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On the first weekend in March 1986 Ed McBirney, a Dallas savings and loan magnate, organized a junket to Las Vegas for fifty of his institution’s closest friends and customers. A dark, slim, square-jawed 33-year-old, McBirney was known as the financial wizard who had forged Sunbelt Savings from six disparate savings and loans and in less than four years increased its assets more than 5200 per cent. McBirney also had a reputation as a party animal. In Dallas he frequently threw lavish theme parties and every spring arranged other trips for Sunbelt’s friends—to Hawaii and to Cabo San Lucas, Mexico, for fishing and, of course, to Las Vegas for gambling. McBirney was no stranger to Caesar’s Palace, the Stardust, and the Dunes; he had lines of credit at two of them.
But this Las Vegas trip was the most outrageous jaunt of all. The guests flew on a borrowed 727, and they checked into luxurious rooms at the Dunes. Some of the travelers contributed to an entertainment fund. The entertainment arrived one evening later in the trip at a cocktail party in McBirney’s spacious suite. Four women came into the room and began a striptease act. Once disrobed, they proceeded to perform sexual acts on some of the businessmen. For some, it would be the most memorable extravaganza in a long string of Sunbelt excesses. But for McBirney, it would be his last bash.
Just four months later Edwin T. McBirney resigned as chairman of Sunbelt Savings. Current Sunbelt officials say that $190 million of its real estate portfolio is “real estate owned,” or REO, an accounting euphemism for investments that have soured so badly the institution has had to repossess the property. REOs are not unique to Sunbelt. They are the ghosts of the golden age of real estate in Dallas. REOs haunt the landscape in the form of empty buildings, unleased shopping centers, partially occupied apartment complexes, and overvalued land—follies financed in large part in the early eighties by savings and loans, institutions high on the rush of OPEOM, the cynic’s rubric for Other People’s Money.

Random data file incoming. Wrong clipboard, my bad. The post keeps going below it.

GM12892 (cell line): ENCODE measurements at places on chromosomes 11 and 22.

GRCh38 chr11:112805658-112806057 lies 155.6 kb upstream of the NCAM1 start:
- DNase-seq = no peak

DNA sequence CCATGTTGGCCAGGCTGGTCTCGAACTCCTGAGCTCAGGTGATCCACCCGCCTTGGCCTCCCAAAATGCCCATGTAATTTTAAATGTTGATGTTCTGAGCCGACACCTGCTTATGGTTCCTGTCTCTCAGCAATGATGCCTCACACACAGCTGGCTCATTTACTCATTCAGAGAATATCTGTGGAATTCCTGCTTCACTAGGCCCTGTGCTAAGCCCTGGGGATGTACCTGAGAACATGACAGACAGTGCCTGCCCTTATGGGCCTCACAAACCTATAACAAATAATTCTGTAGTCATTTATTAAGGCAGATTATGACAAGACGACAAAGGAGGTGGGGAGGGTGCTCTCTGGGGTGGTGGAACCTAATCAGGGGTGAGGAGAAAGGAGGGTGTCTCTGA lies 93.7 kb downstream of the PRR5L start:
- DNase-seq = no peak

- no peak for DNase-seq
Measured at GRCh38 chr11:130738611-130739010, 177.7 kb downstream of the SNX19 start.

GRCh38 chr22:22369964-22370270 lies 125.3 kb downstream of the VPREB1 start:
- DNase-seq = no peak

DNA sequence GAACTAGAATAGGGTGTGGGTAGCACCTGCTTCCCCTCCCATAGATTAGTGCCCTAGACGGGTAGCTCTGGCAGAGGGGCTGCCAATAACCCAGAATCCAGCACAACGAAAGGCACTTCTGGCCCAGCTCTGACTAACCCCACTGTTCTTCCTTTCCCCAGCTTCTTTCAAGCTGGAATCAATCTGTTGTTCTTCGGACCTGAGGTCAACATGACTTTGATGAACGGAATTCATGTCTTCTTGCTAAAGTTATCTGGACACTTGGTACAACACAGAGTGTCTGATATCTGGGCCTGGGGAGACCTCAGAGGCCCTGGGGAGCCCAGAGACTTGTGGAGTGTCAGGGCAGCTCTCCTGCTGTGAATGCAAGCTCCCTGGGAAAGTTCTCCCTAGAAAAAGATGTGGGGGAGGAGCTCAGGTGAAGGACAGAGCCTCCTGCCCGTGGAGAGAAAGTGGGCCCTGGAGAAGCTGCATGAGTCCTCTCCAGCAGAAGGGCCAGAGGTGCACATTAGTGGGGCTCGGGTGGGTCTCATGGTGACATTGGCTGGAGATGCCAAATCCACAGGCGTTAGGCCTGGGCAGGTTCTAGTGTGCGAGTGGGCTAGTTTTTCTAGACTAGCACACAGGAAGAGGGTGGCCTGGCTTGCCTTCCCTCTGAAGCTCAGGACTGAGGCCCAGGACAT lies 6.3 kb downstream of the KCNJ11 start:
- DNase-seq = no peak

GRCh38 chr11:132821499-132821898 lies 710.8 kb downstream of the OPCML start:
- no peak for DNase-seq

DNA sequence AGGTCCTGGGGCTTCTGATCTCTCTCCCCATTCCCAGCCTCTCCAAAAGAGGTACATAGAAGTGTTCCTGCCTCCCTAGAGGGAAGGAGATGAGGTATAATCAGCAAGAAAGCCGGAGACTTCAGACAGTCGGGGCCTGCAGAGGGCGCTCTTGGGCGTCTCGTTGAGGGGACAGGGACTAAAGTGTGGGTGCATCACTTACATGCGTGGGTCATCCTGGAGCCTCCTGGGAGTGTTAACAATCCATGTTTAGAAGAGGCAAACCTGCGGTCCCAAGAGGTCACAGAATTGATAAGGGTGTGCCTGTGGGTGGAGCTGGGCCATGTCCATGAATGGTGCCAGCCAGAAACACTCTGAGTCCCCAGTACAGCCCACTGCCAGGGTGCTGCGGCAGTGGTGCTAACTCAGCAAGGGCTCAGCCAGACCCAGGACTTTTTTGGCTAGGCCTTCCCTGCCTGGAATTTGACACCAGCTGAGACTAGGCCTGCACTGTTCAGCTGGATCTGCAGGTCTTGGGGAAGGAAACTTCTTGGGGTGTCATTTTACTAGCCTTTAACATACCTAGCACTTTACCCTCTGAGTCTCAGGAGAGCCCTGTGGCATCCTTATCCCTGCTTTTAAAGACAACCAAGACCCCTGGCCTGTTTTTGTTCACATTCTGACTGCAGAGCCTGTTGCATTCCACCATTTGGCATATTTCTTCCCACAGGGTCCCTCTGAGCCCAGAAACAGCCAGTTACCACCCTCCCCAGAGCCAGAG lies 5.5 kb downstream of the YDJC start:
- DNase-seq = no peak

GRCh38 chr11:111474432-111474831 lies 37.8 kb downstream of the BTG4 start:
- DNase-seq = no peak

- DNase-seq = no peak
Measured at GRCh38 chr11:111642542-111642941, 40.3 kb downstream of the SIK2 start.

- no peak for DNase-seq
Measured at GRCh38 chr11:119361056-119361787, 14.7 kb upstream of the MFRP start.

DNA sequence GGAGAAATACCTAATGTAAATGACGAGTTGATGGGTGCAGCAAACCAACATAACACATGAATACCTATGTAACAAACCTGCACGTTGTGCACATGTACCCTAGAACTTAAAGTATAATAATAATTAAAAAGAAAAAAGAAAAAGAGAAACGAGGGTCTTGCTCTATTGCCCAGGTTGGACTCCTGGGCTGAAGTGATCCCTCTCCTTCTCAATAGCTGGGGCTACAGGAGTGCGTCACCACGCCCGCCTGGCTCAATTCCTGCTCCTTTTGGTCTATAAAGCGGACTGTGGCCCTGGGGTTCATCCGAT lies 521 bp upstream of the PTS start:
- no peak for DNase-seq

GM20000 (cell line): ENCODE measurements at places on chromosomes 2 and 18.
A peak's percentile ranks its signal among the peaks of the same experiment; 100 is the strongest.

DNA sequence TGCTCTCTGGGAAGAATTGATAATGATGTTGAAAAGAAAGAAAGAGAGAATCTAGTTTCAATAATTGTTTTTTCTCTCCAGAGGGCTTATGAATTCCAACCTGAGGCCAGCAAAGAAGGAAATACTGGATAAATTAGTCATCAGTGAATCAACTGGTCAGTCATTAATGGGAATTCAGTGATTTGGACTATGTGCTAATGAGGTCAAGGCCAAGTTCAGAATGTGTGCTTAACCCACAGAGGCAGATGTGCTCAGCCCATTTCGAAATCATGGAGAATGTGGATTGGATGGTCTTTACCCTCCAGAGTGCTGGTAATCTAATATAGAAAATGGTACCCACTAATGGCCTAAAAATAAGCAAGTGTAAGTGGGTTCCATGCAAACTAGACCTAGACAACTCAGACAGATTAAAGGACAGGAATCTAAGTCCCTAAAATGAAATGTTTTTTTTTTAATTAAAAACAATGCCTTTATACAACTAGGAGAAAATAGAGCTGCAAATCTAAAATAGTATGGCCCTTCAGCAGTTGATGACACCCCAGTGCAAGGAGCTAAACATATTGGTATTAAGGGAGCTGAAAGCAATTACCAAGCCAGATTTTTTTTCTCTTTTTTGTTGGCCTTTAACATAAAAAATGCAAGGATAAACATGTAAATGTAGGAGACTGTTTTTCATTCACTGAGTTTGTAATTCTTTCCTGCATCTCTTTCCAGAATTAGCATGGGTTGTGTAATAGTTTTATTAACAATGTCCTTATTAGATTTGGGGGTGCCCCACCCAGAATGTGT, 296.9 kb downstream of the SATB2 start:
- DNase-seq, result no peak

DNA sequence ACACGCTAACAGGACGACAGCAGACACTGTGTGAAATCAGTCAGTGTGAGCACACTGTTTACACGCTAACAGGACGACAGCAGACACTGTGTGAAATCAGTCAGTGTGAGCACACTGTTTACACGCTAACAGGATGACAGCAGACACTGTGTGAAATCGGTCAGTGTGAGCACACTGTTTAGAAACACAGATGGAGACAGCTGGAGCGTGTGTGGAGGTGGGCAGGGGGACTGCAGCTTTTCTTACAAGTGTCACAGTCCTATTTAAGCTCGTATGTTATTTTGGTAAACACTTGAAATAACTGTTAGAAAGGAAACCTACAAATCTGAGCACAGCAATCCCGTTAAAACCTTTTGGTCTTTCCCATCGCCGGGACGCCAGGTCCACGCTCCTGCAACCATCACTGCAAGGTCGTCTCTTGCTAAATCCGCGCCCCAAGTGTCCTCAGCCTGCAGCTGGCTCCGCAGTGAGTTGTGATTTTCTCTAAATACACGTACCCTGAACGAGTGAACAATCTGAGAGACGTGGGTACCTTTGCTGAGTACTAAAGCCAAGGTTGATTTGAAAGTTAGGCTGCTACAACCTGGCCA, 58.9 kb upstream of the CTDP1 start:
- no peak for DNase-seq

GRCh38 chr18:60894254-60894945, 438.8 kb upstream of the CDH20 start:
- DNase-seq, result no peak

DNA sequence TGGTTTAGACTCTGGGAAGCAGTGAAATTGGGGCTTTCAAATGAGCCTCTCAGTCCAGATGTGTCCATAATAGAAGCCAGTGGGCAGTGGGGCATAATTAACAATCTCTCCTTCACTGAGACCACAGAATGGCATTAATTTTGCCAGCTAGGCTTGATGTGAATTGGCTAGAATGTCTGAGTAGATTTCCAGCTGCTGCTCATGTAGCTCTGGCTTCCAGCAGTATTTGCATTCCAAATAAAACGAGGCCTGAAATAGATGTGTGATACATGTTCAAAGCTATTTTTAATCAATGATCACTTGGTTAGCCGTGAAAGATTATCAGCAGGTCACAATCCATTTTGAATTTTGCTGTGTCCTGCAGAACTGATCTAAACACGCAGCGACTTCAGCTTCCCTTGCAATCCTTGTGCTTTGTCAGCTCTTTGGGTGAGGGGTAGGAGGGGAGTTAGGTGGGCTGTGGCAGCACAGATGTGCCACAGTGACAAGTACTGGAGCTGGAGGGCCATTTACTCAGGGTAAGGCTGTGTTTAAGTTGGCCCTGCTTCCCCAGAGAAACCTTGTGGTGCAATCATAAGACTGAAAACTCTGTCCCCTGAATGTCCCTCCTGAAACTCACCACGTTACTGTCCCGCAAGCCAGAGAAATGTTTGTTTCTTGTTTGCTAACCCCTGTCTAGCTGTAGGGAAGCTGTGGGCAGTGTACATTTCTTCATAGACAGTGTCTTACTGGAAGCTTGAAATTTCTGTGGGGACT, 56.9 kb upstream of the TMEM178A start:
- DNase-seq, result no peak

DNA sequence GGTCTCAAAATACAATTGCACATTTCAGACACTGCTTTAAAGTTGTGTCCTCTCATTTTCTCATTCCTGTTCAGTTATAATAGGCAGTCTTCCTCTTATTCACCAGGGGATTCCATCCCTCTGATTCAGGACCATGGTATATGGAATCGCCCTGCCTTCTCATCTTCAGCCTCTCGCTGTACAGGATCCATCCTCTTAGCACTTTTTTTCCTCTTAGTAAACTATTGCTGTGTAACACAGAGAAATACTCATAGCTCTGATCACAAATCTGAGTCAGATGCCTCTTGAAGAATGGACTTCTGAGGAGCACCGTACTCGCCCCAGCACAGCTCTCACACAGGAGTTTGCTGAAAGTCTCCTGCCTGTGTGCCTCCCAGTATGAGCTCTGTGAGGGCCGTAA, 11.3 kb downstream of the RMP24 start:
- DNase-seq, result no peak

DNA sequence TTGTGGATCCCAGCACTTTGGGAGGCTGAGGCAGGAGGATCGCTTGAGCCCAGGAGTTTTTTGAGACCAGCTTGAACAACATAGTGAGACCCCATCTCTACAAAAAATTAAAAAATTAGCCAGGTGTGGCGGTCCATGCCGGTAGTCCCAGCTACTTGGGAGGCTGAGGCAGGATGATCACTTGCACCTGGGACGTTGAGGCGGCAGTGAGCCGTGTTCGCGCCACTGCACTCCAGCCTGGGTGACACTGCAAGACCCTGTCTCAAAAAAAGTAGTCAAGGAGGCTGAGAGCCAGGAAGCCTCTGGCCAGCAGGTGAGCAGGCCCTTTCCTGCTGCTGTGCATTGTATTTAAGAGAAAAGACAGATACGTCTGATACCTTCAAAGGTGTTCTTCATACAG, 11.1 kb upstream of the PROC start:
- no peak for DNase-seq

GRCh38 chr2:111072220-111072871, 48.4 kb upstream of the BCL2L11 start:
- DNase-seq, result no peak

Sunbelt, like a lot of savings and loans, emerged from the golden age crippled rather than prosperous. McBirney left Sunbelt loaded with bad loans on its books. He, and many other go-for-broke entrepreneurs like him, indulged in their own rules for making quick profits. Many lenders chose to ignore the reality of real estate investments. Instead of research and rationale, greed often fueled their decisions. They avoided the arduous number crunching that was necessary to predict the long-term viability of a project and cavalierly executed transactions, expecting the market to bail them out later. They funded “flips” that artificially inflated the value of land, and they used the easily made dividends to support their high standard of living. The billions of dollars they sank into bad real estate projects drove out good projects, causing grievous distortions in the market. And when the real estate market began to deteriorate, the savings and loans’ owners worked together to disguise their actions from federal investigators.
Now Dallas is in the midst of what one developer calls a real estate depression, and the savings and loan system of the entire Southwest is strained. In March Governor Bill Clements declared that Texas S&Ls were in a state of crisis. Clements described the problem as “extremely complicated” and said that he would name a task force to study it. Even a brief study of the problem shows how complicated it is. The president of the Federal Home Loan Bank, which regulates savings and loans, has said that more than forty Texas institutions are “brain dead”—technically insolvent or broke. Figures recently released by the bank show that Texas as a whole lost $462 million in February alone. Another 104 savings and loans institutions had dipped below the level normally considered healthy.